Application Types Allowed
The OER Glossary and the SF 424 (R&R) Application Guide provide details on these application types.
Funds Available and Anticipated Number of Awards
The number of awards is contingent upon NIH appropriations, and the submission of a sufficient number of meritorious applications.
Application budgets are not limited, but need to reflect actual needs of the proposed project.
Award Project Period
Scope of the proposed project should determine the project period. The maximum period is 5 years.
NIH grants policies as described in the NIH Grants Policy Statement will apply to the applications submitted and awards made in response to this FOA.
Higher Education Institutions
The following types of Higher Education Institutions are always encouraged to apply for NIH support as Public or Private Institutions of Higher Education:
Nonprofits Other Than Institutions of Higher Education
Non-domestic (non-U.S.) Entities (Foreign Institutions) are eligible to apply.
Non-domestic (non-U.S.) components of U.S. Organizations are eligible to apply.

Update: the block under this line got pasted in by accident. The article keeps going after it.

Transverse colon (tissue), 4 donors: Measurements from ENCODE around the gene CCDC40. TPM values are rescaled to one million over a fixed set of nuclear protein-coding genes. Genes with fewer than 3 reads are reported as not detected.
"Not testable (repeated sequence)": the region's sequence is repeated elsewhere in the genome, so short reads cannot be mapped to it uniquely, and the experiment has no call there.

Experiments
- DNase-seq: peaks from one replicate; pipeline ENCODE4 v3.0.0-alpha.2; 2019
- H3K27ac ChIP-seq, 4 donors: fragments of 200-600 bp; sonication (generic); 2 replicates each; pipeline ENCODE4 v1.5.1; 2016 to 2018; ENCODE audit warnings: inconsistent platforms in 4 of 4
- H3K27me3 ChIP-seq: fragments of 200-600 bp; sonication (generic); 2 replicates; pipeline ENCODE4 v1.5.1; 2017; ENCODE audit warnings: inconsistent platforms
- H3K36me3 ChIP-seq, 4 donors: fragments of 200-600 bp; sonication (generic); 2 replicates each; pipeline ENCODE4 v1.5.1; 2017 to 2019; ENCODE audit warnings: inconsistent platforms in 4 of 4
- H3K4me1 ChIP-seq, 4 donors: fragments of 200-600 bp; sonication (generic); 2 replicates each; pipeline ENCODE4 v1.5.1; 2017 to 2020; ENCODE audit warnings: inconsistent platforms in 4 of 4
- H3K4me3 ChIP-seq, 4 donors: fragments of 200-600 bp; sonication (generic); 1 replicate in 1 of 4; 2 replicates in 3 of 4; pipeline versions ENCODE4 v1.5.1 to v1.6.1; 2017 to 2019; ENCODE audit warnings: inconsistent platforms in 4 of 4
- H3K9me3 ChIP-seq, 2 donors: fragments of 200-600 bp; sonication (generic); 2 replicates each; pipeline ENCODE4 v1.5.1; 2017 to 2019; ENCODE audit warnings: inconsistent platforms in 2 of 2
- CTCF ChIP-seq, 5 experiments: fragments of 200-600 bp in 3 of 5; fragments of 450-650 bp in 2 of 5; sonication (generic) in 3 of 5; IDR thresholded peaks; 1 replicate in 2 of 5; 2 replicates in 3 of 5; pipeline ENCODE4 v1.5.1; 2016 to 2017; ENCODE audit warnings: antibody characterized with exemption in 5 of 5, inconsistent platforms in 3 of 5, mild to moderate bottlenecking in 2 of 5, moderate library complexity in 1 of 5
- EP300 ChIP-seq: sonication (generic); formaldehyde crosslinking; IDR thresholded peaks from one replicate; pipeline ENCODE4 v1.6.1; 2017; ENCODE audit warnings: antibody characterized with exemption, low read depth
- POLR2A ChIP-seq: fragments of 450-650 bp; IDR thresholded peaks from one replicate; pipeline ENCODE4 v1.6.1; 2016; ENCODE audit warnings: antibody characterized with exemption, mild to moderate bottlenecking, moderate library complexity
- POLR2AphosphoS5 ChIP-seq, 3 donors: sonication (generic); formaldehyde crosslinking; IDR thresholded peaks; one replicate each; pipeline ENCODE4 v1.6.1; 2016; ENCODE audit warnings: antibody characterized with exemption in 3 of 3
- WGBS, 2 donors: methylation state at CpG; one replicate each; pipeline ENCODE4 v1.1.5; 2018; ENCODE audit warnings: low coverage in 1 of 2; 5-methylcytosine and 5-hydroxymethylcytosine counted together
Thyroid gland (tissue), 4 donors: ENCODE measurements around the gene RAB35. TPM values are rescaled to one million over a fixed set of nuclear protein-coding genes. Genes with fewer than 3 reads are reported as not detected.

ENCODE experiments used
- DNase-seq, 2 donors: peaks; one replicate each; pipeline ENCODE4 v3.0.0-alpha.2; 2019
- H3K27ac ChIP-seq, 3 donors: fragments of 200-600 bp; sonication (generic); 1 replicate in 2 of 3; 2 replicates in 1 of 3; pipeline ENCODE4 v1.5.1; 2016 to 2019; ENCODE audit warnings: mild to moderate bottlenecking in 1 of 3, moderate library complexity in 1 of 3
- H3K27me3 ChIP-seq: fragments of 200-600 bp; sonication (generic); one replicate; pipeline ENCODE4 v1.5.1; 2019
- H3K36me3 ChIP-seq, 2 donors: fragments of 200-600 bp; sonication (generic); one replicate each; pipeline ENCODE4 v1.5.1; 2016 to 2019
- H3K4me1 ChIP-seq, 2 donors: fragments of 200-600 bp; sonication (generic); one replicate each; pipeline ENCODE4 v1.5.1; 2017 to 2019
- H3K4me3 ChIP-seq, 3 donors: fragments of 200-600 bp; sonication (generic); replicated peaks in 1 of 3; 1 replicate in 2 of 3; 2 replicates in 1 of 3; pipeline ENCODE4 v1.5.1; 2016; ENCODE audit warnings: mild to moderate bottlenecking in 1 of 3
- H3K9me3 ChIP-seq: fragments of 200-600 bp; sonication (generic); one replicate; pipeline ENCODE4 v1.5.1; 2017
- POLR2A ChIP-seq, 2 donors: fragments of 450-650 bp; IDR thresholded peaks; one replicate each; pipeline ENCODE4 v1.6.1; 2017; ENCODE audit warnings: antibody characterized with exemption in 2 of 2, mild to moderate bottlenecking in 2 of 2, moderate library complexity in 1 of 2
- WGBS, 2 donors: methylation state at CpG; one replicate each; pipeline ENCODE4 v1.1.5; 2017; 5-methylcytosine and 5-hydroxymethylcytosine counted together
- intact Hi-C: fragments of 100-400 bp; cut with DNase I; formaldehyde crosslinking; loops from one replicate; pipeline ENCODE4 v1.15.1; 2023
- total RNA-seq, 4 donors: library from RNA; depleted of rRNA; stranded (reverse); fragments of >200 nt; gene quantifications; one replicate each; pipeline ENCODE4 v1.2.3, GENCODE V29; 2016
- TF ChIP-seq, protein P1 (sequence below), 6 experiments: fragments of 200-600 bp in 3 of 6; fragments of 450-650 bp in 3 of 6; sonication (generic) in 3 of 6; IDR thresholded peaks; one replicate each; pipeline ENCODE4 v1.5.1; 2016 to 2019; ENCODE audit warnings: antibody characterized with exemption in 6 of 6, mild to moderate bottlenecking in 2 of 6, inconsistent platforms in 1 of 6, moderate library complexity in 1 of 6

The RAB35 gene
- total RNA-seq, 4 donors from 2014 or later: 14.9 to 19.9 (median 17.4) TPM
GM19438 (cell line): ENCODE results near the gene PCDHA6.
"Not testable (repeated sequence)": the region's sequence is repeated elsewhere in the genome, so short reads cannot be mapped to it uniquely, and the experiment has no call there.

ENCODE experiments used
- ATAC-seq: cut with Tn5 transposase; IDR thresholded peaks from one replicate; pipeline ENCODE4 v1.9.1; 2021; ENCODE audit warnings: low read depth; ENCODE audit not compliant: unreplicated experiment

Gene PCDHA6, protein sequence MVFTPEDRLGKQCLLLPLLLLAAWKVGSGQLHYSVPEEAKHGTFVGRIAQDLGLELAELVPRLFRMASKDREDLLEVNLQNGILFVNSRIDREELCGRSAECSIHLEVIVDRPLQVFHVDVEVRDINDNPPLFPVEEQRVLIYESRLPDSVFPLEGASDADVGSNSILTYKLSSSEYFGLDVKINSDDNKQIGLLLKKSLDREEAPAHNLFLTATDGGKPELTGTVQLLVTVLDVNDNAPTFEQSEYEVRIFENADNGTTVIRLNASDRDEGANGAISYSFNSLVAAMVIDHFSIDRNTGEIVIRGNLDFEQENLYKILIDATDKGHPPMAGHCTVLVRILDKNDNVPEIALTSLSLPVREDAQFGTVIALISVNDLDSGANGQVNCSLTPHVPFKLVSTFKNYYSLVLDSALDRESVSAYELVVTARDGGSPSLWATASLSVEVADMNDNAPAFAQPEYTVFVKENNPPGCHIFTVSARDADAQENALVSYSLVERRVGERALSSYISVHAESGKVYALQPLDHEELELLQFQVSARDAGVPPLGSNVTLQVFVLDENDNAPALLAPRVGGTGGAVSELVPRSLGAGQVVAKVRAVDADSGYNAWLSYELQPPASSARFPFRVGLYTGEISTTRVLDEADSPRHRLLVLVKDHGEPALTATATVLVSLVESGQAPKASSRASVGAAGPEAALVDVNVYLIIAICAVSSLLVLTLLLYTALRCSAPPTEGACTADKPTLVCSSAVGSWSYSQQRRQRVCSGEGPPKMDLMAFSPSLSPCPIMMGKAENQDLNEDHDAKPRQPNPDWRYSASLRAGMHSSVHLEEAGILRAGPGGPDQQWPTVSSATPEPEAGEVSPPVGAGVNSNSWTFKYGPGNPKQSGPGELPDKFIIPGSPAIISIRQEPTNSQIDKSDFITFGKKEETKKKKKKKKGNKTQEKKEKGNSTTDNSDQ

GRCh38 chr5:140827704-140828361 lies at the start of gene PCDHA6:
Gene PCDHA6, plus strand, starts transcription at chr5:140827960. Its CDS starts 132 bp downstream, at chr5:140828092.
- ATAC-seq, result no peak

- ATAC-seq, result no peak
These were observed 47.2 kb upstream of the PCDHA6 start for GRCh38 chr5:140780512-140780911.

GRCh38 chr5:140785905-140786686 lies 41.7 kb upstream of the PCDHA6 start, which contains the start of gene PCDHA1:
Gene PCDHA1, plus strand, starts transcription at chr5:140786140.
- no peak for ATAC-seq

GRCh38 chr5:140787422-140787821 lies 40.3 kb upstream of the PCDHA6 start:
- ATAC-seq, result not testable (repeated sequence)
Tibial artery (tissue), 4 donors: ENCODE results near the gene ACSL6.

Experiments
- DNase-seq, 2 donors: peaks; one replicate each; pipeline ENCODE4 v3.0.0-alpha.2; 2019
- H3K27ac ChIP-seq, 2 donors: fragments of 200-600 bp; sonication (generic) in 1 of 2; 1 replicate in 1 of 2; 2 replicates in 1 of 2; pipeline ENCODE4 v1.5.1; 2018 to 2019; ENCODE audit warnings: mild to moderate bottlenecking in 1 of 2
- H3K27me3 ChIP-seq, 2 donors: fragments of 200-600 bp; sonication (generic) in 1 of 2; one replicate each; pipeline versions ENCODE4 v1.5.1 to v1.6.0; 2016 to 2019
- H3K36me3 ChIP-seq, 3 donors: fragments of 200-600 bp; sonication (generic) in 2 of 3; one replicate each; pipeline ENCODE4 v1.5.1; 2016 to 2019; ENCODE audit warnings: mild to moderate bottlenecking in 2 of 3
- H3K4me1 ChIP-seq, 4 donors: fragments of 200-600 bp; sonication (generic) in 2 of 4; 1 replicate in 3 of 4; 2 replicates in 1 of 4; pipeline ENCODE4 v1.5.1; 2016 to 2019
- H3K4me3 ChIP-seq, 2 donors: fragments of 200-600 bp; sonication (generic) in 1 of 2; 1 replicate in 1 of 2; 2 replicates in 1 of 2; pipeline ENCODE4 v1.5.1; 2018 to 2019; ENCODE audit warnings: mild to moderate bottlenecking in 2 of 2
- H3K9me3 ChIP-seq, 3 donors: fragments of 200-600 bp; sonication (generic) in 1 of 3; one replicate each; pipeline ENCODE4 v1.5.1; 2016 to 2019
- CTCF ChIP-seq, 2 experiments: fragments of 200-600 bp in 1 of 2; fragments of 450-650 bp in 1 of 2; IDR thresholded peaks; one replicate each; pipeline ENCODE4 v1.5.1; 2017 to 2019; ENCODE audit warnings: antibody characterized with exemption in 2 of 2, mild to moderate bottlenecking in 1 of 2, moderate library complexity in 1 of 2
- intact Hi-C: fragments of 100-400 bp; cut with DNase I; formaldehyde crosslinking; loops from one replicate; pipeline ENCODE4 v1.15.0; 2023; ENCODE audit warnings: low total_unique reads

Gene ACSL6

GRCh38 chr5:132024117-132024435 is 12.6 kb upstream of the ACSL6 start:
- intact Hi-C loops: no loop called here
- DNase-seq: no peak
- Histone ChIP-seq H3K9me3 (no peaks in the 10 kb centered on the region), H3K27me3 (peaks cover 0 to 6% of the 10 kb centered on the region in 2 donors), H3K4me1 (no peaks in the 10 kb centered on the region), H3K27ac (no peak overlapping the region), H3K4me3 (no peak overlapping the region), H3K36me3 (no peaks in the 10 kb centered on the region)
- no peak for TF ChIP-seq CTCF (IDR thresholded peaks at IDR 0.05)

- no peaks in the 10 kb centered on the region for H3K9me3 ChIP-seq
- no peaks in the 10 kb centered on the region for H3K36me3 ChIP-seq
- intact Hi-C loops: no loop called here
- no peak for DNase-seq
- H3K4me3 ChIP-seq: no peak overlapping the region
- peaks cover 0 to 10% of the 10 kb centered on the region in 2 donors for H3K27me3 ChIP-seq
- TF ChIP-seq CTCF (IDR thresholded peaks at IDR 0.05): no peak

Applicant organizations must complete the following registrations
as described in the SF 424 (R&R) Application Guide to be eligible to apply
for or receive an award. Applicants must have a valid Dun and Bradstreet
Universal Numbering System (DUNS) number in order to begin each of the following
All Program Director(s)/Principal Investigator(s) (PD(s)/PI(s))
must also work with their institutional officials to register with the eRA
Commons or ensure their existing eRA Commons account is affiliated with the eRA
Commons account of the applicant organization.
All registrations must be completed by the application due date. Applicant organizations are strongly encouraged to start the registration process at least 4-6 weeks prior to the application due date.
Any individual(s) with the skills, knowledge, and resources
necessary to carry out the proposed research as the Program Director(s)/Principal
Investigator(s) (PD(s)/PI(s)) is invited to work with his/her organization to
develop an application for support. Individuals from underrepresented racial
and ethnic groups as well as individuals with disabilities are always
encouraged to apply for NIH support.
For institutions/organizations proposing multiple PD(s)/PI(s), visit the Multiple Program Director(s)/Principal Investigator(s) Policy and submission details in the Senior/Key Person Profile (Expanded) Component of the SF 424 (R&R) Application Guide.